If all else if lost, the one positive thing you can get from a returned product is insight into your customer. While the product they bought might not have been exactly right, you have learnt valuable information as to what they are seeking out. And if it was bought with other items that weren’t returned then you are even more able to build a picture of their buying behaviour. What can you do with this information? Use it to provide personalized recommendations to lure them back to your store! Personalization technology allows you to have tracked previous browsing and buying behavior, turning it into product recommendations to be used onsite, in your advertising efforts, or in email marke
      ting efforts. For example, if a shopper has focused strongly on moisturising products and was only unhappy with their most recent purchase, it is likely that they are a regular buyer of this type of product and so should still be reccomended them.

Nosto Client, Organic Surge use information gathered in previous
transactions when making recommendations in their newsletters.

 

And if you need any more convincing that making returns a positive experience is in your best interest, consider this – Zappos have been previously quoted as saying that their most frequent returners (with a 50% return rate) are also some of their best customers. The fact is, prolific shoppers often bulk buy with the intention to return some items, but most importantly they also return, and frequently! Not a group you want to treat badly.

 

2. Attack is the best form of defence

Ok, so you’ve dealt with the problem at hand, turning a negative into a positive where possible, but committing time and effort to prevent returns happening is equally as important. In fact, research has shown that reducing returns by 1% increases net profit by 1%. Here’s how…

  • Identify troublesome products in advance. 

    To do this, analyze your returns data to identify your ‘toxic items’- those pieces which drive the highest amount of returns. Research has found that as little as 7% of products could be driving up to 50% of returns. This is particularly dangerous when these items have been to shown to have a domino effect, their inclusion in an order making it more likely that the whole order will be returned.

In a recent article by ecommerce week it was revealed that M&Co announced £415,000 worth of savings after identifying the top 10% of frequently returned items, then going on to remove them from active promotion. At Nosto, we have a Blacklist feature which enables retailers to automatically prevent certain items from being included in product recommendations.


M&Co concentrate on promoting those items that have been found not to drive returns.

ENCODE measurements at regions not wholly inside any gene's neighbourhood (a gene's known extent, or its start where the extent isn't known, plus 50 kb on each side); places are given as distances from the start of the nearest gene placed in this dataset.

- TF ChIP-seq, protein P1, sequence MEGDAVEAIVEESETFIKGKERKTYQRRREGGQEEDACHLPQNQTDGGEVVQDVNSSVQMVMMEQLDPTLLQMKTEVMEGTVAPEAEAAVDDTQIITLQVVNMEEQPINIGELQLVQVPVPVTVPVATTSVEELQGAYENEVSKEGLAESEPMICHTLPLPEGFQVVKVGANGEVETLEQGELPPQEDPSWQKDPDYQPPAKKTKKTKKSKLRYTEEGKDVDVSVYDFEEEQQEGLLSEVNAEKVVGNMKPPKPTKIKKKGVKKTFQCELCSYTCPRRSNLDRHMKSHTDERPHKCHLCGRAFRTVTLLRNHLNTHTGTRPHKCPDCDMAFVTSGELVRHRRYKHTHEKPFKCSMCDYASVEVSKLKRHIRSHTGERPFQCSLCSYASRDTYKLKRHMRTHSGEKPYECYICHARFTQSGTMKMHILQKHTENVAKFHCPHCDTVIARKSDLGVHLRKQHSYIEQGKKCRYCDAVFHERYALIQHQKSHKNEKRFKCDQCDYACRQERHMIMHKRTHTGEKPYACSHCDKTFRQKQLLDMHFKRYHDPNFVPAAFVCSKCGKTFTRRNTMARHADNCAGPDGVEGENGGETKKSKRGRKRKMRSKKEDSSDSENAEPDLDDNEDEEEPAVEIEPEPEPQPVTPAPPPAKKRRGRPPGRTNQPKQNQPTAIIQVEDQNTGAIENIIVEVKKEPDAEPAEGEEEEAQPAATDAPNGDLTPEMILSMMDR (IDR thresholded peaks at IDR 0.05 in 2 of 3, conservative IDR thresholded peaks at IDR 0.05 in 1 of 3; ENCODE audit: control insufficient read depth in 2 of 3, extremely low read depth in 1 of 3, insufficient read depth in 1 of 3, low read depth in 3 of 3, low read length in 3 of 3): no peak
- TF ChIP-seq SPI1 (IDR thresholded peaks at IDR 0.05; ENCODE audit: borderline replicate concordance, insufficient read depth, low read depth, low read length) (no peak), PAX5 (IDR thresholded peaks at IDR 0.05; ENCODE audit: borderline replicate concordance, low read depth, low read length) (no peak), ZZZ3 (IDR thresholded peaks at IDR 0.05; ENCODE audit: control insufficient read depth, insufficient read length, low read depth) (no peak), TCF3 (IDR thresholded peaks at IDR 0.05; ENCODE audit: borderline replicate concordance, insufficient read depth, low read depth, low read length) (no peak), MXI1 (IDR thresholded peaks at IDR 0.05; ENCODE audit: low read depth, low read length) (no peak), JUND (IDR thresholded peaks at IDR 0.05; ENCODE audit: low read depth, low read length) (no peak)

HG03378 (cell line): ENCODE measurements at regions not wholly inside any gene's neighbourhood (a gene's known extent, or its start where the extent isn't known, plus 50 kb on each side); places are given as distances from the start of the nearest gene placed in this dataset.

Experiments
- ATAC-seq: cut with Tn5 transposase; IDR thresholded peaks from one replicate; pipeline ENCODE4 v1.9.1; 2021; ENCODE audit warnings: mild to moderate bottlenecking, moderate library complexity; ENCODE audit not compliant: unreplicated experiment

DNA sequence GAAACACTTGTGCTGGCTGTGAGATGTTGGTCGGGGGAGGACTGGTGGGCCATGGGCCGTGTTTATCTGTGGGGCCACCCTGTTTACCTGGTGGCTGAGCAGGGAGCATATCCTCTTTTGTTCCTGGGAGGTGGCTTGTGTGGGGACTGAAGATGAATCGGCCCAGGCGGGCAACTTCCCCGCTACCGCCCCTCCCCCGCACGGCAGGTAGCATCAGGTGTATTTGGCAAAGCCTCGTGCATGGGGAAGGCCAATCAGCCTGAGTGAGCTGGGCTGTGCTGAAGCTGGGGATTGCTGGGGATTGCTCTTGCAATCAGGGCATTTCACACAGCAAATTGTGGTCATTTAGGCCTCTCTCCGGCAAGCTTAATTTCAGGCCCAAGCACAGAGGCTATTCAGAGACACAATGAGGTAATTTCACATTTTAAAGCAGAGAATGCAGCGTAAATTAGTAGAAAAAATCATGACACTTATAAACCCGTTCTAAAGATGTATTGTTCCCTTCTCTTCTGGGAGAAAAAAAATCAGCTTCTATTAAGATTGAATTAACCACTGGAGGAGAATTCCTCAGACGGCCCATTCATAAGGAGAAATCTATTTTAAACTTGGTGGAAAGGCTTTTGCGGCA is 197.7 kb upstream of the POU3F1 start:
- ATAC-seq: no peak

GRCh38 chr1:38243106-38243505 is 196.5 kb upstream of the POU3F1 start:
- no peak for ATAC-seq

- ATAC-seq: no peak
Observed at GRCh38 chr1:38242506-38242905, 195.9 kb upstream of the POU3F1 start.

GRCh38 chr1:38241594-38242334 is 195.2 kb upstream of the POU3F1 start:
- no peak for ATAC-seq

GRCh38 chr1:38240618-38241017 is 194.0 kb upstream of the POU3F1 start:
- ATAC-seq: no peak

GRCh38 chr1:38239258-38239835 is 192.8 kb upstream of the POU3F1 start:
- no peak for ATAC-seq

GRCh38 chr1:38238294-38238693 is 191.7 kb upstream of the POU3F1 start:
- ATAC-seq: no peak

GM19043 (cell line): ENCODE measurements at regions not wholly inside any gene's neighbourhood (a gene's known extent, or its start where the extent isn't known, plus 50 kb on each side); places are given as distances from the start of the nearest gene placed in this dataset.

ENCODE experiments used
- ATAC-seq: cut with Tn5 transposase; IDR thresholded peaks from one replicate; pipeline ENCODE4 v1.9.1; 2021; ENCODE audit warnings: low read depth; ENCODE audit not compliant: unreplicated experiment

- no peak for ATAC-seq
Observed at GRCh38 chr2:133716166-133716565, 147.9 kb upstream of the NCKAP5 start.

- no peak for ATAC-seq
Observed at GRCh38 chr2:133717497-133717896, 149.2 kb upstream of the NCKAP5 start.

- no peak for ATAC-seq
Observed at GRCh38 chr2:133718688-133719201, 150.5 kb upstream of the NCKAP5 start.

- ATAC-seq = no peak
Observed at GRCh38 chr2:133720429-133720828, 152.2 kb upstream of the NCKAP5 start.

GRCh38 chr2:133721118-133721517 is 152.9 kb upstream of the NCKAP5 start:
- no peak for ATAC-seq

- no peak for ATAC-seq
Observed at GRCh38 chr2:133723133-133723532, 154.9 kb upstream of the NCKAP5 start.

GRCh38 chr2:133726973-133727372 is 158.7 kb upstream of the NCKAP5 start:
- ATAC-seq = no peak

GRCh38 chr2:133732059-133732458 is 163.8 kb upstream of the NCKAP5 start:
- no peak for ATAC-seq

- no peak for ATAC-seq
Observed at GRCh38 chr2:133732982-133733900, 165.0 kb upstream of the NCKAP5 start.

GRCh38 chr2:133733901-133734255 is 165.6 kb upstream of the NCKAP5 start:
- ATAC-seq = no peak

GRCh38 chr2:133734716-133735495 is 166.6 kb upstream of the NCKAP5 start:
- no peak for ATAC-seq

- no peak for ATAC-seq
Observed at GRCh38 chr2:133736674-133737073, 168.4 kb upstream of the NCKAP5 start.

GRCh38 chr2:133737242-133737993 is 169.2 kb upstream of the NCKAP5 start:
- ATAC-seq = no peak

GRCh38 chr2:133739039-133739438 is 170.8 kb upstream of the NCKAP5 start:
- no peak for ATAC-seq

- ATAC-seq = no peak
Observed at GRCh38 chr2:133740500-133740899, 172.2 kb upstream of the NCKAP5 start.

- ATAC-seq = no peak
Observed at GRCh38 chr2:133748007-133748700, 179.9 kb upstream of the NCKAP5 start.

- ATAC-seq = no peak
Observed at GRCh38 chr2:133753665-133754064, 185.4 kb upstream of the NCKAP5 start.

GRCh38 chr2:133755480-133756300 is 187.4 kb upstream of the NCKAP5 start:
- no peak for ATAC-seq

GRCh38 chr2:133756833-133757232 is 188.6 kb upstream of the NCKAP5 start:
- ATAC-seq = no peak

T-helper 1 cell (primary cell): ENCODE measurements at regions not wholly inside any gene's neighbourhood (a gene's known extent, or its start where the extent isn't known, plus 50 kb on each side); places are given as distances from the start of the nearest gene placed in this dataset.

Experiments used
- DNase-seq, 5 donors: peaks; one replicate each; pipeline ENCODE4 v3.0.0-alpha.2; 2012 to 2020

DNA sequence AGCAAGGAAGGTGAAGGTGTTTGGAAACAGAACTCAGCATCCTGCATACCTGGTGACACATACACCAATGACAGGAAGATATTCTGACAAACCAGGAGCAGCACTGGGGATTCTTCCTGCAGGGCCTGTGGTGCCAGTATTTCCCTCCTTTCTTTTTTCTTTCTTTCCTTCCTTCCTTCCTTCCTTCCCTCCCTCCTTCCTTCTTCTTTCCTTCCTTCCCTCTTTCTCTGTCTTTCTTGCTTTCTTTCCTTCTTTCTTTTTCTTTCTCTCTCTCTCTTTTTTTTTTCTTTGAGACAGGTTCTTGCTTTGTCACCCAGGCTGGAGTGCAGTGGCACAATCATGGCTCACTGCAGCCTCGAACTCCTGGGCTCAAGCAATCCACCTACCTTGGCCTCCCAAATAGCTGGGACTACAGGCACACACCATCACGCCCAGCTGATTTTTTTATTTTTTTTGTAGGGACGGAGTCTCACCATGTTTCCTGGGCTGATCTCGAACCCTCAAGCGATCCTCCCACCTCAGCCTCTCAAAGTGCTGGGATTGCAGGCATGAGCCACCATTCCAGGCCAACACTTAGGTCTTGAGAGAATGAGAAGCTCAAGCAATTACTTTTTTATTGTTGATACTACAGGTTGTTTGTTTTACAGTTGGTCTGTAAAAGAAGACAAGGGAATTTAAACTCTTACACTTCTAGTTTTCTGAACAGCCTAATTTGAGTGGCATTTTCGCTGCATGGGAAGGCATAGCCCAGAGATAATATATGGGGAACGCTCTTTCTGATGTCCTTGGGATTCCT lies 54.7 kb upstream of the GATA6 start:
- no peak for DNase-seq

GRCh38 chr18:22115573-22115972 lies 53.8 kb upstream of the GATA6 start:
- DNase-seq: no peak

• Give your customers as much information as possible. 

    The more informed your shoppers are on exactly what they’re buying, the less likely they are to make a purchase that they will regret and then return. Make sure you give as much information as possible in the product description, as well having clear and detailed product photos. But also consider going one step further and enabling customer reviews, this will allow shoppers to discuss issues that may normally drive returns, as well as giving you insight into the type of information they want to know about your products.

Nosto client, Country Dreams does a great job with their product photography, providing multiple detailed photos for each product.


Bonus tip: A key issue in the fashion industry is inconsistent or unusual product sizing. Reviews will help this to some extent, as will stating the models height and size worn. But for a more extensive solution consider using technology such as Virtusize, which tells shoppers the exact dimensions of the clothes and allows them to compare the fit to previously purchased items.

Virtusize gives exact information on the dimensions of clothing, as well as comparing new items to pieces already bought. 

 

So, there we have it! How to deal with returns and how to prevent them. Hopefully that has gone someway to getting rid of your January blues.

But, as we all know, the first quarter can be a struggle in the life of a merchant and it isn’t all down to the fact that people often don’t know what to buy their loved ones! In fact, according to our data, online retailers see a 40% drop in revenue from the dizzying heights of the festive season, with this figure sinking even further during February, when revenue sits at 20% less than the yearly average. Which is why we have created “The Ultimate Q1 Survival Guide”-

  • An exploration of the season’s 10 most common revenue damaging issues.
  • Tried and tested recommendations to deal with them.
  • Real-life examples of these solutions in practice.



Download today and make sure you set out to conquer 2016!